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To the best of my understanding the dance concluded with all three working things out.

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The Balinese are a deeply religious people with beautiful and elaborate multi-hour ceremonies. The Balinese people have been some of the warmest I’ve ever met and seemed genuinely interested in including me and trying to explain their culture. Nearly everyone there took this event very seriously though one younger woman I spoke to was not a fan: “I do ceremony in morning, work fields all day, ceremonies at night. No time for Facebook!” Kids these days!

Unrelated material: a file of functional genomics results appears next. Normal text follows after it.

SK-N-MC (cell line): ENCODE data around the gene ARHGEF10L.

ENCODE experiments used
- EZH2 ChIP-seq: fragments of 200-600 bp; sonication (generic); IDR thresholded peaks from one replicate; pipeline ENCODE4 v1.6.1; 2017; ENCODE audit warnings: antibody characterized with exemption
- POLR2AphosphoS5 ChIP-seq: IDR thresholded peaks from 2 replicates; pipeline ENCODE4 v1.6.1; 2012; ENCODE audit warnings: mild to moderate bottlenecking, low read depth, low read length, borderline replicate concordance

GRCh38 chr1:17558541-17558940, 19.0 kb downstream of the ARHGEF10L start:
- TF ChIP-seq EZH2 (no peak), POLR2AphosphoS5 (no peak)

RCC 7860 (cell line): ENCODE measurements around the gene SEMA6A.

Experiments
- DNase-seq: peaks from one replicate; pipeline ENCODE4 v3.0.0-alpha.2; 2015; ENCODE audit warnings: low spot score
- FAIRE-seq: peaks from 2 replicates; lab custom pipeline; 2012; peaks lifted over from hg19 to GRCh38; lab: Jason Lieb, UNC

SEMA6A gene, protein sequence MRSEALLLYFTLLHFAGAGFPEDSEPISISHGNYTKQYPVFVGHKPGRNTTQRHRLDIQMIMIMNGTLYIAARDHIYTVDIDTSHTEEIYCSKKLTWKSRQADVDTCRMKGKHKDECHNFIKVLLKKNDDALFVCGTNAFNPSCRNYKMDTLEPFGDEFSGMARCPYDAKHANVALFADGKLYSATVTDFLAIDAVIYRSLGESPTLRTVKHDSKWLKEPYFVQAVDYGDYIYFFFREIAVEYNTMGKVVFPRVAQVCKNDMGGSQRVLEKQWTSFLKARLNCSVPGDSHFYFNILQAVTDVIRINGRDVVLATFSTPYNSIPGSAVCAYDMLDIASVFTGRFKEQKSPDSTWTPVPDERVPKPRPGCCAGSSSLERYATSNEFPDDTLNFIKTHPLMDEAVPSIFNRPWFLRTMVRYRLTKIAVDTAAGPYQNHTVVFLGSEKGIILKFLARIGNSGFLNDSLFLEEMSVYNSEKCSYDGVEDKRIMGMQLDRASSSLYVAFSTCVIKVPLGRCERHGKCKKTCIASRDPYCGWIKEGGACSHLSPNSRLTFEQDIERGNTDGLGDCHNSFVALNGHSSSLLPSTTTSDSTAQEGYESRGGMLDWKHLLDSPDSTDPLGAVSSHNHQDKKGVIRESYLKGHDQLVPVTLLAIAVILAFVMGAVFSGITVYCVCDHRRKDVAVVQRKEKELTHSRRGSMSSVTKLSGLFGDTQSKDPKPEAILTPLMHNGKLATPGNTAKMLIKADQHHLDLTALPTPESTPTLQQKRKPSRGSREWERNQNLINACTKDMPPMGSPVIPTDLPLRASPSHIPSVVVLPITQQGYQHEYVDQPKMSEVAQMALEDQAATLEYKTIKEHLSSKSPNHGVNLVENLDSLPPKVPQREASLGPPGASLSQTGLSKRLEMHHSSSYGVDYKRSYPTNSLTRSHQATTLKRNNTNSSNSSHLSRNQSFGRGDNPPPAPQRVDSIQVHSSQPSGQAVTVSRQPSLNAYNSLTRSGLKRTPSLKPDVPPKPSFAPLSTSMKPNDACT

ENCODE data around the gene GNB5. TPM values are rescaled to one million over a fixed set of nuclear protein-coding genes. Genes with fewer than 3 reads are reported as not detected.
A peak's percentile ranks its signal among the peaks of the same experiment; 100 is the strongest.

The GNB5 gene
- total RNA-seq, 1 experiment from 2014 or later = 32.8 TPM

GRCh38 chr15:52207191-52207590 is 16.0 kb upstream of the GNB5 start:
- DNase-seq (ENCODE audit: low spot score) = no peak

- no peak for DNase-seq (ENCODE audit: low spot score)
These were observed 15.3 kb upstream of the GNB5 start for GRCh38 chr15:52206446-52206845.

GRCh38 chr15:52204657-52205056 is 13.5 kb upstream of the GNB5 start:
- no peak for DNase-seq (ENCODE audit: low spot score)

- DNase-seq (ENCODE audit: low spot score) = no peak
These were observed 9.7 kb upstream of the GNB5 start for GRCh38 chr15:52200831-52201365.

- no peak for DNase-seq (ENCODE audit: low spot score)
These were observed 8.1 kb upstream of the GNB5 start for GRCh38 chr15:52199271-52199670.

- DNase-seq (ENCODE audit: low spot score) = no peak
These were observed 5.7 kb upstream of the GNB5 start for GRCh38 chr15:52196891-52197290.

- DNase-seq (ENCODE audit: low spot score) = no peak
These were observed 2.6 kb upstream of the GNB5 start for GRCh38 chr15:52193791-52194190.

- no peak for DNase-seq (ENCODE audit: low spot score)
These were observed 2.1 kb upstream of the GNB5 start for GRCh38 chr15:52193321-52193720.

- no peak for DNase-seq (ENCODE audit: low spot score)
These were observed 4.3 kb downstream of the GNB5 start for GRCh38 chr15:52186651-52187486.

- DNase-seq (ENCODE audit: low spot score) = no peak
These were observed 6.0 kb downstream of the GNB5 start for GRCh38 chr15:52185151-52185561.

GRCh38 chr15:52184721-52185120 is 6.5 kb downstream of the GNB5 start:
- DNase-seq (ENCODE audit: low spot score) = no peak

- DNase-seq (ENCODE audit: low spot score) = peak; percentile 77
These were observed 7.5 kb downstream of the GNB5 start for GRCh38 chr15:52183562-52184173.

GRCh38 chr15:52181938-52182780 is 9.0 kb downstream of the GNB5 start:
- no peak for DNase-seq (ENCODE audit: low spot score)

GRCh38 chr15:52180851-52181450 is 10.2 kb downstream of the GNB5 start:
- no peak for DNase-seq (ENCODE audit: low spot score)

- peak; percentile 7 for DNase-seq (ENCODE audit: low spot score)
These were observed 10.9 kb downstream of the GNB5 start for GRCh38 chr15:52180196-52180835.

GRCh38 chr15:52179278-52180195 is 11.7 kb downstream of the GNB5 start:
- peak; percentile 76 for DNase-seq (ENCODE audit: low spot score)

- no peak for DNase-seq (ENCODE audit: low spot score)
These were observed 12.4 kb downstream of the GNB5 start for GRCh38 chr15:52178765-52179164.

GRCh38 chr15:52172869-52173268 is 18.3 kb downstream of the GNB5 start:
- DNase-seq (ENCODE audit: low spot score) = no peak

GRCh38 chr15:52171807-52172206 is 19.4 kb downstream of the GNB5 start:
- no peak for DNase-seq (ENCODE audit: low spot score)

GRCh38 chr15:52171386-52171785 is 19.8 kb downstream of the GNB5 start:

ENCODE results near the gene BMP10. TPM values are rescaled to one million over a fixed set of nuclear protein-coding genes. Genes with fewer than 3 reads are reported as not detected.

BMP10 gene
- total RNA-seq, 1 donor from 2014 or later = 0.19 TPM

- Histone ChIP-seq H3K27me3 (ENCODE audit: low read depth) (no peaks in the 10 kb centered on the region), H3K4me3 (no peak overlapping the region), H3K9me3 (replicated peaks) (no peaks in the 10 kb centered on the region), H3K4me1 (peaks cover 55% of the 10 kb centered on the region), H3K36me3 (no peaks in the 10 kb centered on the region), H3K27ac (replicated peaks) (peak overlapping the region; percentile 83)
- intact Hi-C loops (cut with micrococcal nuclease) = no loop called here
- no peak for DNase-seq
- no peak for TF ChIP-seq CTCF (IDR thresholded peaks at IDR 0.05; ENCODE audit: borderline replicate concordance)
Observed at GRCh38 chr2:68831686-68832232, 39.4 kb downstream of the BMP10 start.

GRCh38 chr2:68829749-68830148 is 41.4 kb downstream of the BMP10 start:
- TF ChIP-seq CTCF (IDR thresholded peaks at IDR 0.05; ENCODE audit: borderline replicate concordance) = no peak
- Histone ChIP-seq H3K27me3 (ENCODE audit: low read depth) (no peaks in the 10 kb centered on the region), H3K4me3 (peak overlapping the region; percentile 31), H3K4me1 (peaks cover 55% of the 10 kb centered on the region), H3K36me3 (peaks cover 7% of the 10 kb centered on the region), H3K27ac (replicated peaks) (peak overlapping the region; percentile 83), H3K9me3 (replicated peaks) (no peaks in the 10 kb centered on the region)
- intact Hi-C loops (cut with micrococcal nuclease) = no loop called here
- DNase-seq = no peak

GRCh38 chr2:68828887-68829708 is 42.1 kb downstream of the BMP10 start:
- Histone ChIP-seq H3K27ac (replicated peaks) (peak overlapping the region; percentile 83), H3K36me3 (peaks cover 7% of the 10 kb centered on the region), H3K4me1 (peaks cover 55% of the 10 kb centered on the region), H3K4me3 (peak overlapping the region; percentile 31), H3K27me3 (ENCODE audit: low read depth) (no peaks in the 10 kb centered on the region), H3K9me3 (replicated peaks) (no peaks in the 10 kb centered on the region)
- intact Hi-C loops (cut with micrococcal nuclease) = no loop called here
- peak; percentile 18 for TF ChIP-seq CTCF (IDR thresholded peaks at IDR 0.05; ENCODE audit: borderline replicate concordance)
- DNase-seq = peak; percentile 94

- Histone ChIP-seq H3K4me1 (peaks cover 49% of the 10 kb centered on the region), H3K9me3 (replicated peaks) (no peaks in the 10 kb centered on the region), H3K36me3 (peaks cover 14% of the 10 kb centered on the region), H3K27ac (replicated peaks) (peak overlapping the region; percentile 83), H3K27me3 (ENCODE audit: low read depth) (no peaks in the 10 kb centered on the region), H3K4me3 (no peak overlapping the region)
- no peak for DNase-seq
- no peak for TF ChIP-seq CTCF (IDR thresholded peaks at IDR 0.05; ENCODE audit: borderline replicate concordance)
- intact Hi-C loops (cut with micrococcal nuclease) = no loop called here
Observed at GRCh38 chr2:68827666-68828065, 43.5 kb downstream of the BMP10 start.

I couldn’t have imagined a more perfect introduction to the Balinese culture and people. I made many new friends and many promised to email me. The stars truly aligned to enable me to join this ceremony and I feel extremely blessed to have been a part of it.

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Closing photography note: the event was extremely dark and there were only a few light bulbs and overhead fluorescents lighting the entire space. The full moon provided enough light to dance and pray. This made photography challenging – most of my shots were at ISO 3200 and 1/10-1/15 of a second even at 200mm. Many shots were on full manual exposure and focus due to the poor lighting. I kept the yellowish hue to match what the evening actually looked like rather than overcorrecting the white balance as the evening was full of many rich yellow outfits, details, and lighting.